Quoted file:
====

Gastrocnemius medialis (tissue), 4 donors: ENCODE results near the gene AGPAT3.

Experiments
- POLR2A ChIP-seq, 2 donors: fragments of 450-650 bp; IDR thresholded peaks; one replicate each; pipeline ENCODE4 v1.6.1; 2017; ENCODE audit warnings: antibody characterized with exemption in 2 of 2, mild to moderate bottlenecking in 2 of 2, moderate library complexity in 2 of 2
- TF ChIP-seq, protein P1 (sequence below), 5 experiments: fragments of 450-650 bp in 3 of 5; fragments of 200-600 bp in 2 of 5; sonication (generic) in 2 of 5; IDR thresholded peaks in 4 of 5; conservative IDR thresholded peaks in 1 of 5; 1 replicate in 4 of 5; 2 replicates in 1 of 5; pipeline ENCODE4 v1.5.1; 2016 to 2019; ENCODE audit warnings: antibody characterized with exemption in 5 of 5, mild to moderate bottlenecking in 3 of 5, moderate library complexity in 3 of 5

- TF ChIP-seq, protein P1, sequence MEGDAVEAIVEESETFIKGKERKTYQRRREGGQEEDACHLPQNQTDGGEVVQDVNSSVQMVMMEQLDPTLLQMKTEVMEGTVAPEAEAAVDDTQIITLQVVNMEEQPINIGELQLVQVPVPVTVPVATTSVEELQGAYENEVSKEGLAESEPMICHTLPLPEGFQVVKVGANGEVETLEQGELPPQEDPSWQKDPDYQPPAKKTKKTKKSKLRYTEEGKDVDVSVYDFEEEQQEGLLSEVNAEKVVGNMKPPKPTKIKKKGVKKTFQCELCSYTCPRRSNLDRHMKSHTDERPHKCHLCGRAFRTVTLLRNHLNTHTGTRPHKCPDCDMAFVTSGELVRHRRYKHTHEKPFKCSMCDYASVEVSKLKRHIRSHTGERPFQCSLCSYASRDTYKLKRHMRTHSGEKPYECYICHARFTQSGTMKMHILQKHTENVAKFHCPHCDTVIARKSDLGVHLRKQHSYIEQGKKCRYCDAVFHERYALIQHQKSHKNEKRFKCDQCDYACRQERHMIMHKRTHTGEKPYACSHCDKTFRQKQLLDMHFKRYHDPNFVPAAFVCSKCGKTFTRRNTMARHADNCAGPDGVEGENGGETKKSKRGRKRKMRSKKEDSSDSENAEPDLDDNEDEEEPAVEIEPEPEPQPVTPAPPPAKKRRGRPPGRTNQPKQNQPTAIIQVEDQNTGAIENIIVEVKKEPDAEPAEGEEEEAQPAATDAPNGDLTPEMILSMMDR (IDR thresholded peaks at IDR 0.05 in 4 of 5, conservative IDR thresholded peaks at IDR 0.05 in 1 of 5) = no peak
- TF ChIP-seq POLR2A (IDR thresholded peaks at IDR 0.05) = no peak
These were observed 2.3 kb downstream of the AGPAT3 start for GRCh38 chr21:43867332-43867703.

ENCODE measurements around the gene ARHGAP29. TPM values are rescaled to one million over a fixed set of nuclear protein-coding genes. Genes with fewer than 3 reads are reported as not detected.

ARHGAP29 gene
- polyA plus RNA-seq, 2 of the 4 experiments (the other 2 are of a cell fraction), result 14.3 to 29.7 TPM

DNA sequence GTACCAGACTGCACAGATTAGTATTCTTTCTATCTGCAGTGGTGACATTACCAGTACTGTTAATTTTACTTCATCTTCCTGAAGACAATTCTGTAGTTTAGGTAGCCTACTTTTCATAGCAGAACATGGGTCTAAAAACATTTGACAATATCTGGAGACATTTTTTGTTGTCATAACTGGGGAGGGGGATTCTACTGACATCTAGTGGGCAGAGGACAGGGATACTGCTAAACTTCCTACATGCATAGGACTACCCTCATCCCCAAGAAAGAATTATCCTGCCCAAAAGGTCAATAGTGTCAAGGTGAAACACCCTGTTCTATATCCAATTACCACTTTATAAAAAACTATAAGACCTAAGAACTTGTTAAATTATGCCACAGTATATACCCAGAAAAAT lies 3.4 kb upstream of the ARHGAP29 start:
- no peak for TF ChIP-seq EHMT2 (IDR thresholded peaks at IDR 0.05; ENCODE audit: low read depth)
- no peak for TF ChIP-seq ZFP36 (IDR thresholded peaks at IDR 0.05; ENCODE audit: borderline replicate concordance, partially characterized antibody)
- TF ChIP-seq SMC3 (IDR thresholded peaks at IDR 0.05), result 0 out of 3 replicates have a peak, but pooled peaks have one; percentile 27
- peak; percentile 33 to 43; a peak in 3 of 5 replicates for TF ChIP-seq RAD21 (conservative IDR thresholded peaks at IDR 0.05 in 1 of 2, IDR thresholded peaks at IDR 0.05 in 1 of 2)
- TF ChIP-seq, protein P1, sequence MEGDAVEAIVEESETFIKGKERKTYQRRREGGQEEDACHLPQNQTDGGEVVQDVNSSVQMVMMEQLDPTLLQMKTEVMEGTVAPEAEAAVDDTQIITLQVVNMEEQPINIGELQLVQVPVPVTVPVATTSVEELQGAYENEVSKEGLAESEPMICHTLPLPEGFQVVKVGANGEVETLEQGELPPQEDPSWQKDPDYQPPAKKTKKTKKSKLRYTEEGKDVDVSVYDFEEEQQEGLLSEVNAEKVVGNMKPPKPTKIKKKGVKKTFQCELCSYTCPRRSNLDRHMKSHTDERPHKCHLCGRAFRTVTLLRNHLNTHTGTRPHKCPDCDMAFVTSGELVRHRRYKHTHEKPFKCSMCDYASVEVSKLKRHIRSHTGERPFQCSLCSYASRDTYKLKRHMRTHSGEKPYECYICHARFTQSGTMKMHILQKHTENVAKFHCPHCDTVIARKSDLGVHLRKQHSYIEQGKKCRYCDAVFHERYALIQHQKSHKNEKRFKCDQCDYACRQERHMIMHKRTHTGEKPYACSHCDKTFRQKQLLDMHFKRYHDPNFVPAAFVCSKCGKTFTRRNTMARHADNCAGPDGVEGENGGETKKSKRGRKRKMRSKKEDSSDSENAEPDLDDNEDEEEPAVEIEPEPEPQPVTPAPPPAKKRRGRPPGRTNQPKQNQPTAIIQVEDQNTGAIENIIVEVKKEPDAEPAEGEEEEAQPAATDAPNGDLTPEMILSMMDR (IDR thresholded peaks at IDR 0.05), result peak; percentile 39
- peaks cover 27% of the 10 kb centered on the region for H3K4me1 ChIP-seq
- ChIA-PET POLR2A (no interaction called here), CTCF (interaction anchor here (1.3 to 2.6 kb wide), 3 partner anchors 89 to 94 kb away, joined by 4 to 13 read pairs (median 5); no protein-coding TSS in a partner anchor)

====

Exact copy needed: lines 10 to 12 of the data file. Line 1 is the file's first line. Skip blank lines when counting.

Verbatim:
- polyA plus RNA-seq, 2 of the 4 experiments (the other 2 are of a cell fraction), result 14.3 to 29.7 TPM

DNA sequence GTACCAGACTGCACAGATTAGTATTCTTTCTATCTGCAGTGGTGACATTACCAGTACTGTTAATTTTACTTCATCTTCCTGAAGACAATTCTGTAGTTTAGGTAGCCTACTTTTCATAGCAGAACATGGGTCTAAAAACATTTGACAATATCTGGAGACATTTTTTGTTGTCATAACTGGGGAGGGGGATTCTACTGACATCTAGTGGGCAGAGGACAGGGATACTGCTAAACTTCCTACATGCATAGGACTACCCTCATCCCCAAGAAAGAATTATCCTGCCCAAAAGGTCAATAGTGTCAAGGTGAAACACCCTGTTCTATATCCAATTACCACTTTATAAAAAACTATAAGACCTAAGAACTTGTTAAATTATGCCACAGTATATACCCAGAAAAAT lies 3.4 kb upstream of the ARHGAP29 start:
- no peak for TF ChIP-seq EHMT2 (IDR thresholded peaks at IDR 0.05; ENCODE audit: low read depth)